EV Drivers Tapped to Pay Hefty Fees to Balance Lost Gas Tax Revenue 

Andrey_Popov / shutterstock.com
Andrey_Popov / shutterstock.com

Sen. Deb Fischer (R-NE) is actively looking for ways to make purchasing EVs just a little more painful in the days of President Joe Biden’s climate-change-fueled insanity, and it looks like she found just the thing. 

While Fischer’s bill is called the “Stop EV Freeloading Act,” its intention is anything but amusing to those looking to save the planet one horrific, world-ending, gas-powered car at a time. 

Under the proposed bill, cosponsored by Sens. Pete Ricketts (R-NE), John Cornyn (R-TX), and Cynthia Lummis (R-WY), electric vehicle battery modules weighing more than 1,000 pounds will have an added fee of $550 imposed at the point of purchase. Additionally, each electric vehicle sold by its manufacturer or producer will pay a fee of $1,000 at the time of purchase. That’s a hefty $1550 in additional fees for the climate change enthusiasts, and the fees themselves are not friendly to the cause. 

The purpose of collecting these fees is to balance lost tax revenue that traditional gas-powered vehicles would contribute to the Highway Trust Fund throughout the lifespan of the automobile. The Highway Trust Fund plays a crucial role in funding more than 90% of federal assistance for state highways. 

Senator Fischer explained that it wasn’t fair that the millions of drivers choosing to stick with the tried and true gas-powered vehicle should foot the bill to make up lost tax revenues on those purchasing EV cars. After all, they will be using the same roads. 

Fischer’s bill, officially filed on Thursday, September 21, 2023, has received endorsements from several organizations, including the American Road & Transportation Builders Association, the American Society of Civil Engineers, the Associated General Contractors of America, and the National League of Cities. 

The rise of electric cars has made it harder for states to collect money from gas taxes, which are usually used for road upkeep.  

Gas taxes have been a significant part of how states pay for roads, but over the years, the amount of money this revenue has been shrinking. In 2022, it made up 38.4% of how states got money for transportation, down from 41.1% in 2018, according to data from the National Conference of State Legislatures. 

Even the federal gas tax has taken a hit. Since 2008, Congress has moved billions of dollars from the general fund of the Treasury Department to the Highway Trust Fund to make up for the lost income. The growing call to rely on electric vehicles is predicted to exacerbate the disparity between gas tax revenues and infrastructure maintenance requirements in the coming years. It’s predicted that states may face a substantial loss of up to $87 billion in gas tax revenue by 2050, as estimated by CDM Smith, an engineering company. 

Moreover, the surge in EV adoption in the United States is allegedly occurring at a pace faster than previously anticipated. According to insights from the Boston Consulting Group, it is now projected that EV adoption will reach 53% by the end of this decade, further underscoring the challenges posed by the decline of traditional fuel-powered vehicles. To stop the lapse in funding, states need to figure out ways to charge drivers more money for the honor of driving.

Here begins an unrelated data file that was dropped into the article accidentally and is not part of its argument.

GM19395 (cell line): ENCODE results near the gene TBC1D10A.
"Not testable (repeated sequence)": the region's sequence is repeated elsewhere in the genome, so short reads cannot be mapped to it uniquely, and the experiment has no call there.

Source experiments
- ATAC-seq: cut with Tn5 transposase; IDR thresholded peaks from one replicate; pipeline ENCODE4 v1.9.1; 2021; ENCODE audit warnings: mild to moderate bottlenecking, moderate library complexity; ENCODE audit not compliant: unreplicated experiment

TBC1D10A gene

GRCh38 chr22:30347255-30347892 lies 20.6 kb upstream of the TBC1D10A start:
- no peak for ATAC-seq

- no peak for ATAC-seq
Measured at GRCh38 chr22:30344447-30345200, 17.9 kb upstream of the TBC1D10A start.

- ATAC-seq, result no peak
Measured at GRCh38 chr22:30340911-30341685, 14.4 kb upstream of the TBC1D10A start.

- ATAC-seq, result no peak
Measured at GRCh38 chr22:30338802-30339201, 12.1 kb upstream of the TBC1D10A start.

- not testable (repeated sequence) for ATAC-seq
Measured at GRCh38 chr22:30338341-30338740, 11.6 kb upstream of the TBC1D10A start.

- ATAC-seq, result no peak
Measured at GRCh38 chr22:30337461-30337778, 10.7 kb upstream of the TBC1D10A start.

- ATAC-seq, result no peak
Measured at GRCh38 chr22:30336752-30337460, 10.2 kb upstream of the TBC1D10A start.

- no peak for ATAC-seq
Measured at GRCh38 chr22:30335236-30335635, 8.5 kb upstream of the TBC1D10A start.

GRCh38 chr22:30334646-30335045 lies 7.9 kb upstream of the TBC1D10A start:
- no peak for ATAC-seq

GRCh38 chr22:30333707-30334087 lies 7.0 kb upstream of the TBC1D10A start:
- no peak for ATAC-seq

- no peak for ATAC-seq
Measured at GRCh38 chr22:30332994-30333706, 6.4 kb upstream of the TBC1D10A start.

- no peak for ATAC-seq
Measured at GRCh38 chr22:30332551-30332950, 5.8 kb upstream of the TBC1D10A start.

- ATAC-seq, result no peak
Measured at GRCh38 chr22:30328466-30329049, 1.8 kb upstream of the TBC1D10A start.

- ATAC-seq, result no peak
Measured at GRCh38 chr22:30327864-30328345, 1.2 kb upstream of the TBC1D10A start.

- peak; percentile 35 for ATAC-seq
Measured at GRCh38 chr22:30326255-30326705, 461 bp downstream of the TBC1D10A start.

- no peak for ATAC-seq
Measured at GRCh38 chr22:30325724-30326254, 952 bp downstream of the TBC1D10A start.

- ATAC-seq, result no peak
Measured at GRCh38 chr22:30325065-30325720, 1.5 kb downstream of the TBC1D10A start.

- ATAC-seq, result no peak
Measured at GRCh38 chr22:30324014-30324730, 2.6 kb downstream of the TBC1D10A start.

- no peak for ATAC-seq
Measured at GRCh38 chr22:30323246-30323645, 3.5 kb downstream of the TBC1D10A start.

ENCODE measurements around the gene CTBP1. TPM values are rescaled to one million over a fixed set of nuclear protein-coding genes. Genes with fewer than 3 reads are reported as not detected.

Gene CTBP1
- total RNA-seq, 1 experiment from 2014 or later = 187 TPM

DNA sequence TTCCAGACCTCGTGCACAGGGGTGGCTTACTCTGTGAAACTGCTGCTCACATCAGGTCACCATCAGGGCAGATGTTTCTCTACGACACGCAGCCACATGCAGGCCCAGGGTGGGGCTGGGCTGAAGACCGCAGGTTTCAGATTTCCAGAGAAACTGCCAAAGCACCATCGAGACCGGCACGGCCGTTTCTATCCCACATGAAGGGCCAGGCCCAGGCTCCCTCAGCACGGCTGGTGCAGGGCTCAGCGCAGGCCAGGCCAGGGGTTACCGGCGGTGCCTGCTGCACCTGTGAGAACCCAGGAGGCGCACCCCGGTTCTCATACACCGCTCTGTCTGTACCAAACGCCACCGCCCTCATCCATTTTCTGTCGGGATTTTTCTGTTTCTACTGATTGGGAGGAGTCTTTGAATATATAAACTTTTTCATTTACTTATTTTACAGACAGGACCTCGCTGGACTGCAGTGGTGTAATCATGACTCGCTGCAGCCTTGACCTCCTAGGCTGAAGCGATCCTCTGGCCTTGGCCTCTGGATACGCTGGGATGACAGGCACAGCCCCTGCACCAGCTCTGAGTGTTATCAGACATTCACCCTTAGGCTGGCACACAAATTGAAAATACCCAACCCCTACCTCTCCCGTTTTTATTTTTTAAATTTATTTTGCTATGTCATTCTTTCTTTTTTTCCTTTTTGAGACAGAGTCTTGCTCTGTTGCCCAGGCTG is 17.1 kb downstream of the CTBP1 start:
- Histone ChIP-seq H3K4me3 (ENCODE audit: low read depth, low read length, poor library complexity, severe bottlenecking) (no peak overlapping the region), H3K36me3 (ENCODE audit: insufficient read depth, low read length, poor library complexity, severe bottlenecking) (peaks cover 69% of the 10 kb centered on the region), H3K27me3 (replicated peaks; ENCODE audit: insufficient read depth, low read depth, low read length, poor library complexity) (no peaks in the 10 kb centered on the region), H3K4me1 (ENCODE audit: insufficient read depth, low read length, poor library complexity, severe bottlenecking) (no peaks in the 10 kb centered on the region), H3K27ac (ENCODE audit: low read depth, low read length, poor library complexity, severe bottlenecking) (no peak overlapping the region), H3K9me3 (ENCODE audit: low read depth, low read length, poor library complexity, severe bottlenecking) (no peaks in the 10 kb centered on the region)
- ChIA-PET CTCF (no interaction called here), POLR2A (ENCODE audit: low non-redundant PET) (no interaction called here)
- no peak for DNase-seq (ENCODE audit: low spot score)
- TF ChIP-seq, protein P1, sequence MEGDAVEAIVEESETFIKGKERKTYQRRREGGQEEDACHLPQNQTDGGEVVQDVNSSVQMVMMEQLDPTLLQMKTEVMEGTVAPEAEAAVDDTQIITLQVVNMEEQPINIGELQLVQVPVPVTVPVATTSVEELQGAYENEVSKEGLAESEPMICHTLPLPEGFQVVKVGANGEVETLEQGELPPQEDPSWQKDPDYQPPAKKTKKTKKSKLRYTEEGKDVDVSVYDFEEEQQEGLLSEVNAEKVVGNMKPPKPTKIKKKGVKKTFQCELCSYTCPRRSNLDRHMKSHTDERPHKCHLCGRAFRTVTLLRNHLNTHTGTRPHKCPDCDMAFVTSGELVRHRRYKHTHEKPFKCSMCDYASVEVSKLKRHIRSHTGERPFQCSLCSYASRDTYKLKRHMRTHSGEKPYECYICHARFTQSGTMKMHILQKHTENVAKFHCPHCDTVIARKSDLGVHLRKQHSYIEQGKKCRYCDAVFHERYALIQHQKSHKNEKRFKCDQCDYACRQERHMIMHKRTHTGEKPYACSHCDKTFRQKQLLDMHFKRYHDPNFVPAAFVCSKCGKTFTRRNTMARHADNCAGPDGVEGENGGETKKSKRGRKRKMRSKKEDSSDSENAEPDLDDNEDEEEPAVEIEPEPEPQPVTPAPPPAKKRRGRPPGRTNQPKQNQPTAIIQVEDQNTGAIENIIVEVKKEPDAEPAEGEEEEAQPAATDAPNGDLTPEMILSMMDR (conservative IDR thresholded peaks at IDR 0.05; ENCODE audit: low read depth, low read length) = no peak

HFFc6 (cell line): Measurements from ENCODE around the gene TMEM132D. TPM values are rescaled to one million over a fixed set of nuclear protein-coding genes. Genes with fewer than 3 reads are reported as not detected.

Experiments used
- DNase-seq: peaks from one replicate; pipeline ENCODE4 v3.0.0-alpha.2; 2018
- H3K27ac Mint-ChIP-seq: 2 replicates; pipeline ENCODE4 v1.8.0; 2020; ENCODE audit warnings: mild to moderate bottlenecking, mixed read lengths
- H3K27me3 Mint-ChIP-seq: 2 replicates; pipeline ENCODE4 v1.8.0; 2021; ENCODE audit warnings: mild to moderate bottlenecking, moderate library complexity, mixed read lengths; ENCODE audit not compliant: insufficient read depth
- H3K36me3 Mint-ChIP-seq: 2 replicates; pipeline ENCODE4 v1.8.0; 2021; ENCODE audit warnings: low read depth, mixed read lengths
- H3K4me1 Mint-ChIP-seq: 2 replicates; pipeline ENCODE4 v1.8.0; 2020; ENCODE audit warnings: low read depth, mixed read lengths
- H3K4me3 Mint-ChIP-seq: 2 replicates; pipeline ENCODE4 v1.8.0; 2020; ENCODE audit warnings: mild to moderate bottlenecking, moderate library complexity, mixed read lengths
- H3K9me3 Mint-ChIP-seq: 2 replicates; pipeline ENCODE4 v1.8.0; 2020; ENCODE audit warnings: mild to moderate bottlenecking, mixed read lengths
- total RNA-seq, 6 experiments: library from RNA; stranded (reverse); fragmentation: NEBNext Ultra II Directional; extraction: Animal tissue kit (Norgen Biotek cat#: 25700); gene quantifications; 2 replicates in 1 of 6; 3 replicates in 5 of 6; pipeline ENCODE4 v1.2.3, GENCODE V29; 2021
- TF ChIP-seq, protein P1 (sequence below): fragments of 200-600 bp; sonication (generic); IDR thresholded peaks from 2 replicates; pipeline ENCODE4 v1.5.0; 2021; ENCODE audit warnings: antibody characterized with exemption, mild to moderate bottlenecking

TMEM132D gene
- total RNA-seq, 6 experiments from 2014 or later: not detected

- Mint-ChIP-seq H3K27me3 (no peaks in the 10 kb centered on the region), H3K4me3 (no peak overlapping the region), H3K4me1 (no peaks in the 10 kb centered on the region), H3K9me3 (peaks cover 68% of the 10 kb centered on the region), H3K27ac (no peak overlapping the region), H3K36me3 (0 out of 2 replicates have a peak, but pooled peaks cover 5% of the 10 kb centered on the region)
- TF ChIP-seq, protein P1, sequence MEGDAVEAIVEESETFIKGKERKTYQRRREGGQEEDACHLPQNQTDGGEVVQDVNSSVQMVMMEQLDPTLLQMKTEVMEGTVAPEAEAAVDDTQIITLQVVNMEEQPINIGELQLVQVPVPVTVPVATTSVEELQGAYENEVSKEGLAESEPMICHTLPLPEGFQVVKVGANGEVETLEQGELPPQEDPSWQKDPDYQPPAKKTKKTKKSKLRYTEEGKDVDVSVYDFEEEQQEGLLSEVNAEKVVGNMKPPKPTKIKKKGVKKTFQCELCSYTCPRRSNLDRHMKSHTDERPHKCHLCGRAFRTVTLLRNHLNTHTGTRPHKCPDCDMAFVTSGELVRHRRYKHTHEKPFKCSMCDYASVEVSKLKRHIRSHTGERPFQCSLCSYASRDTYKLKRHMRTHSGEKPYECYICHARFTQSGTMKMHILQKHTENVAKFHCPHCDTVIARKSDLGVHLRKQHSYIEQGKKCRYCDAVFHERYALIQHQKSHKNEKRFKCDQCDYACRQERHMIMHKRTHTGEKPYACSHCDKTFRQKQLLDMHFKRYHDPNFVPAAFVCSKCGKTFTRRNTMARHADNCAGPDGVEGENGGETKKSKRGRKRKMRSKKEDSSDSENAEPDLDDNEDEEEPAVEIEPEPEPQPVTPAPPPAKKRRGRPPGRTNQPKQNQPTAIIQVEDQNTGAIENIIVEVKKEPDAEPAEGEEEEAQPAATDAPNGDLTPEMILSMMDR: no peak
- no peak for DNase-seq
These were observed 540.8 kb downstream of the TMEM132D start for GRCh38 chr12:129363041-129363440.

One approach is the vehicle-miles traveled fee (VMT), a mileage-based payment system applied to passenger vehicles, although it has sparked concerns about fairness and privacy. The VMT tax has received attention at both state and federal levels but remains a controversial topic. Some states have pursued VMT programs, with Oregon and Utah implementing per-mile fees. Virginia offers a hybrid system for fuel-efficient and electric vehicles, allowing drivers to choose between an annual fee or a miles-driven fee. 

Another method involves special registration fees for plug-in EVs. Currently, 31 states require these additional fees in addition to standard registration costs. Some states have mandated annual fees, ranging from $50 to $200 per year, for electric vehicle owners.  

Several states, including Kentucky, Pennsylvania, Iowa, and Oklahoma, have introduced per-kilowatt-hour fees at public EV charging stations, aiming to recoup lost revenues from gas taxes. However, the lack of adequate charging infrastructure poses challenges. 

States are also considering the implementation of tolls on major roadways to compensate for reduced funding, thus adding a new level of traffic congestion to already nightmarish commutes for Americans nationwide. 

Senator Fischer’s “Stop EV Freeloading Act” serves as a stark reminder to all environmental enthusiasts out there that the road to environmental virtue is indeed paved with good intentions, but also tolls, fees, and taxes which EV drivers aren’t exempt from paying.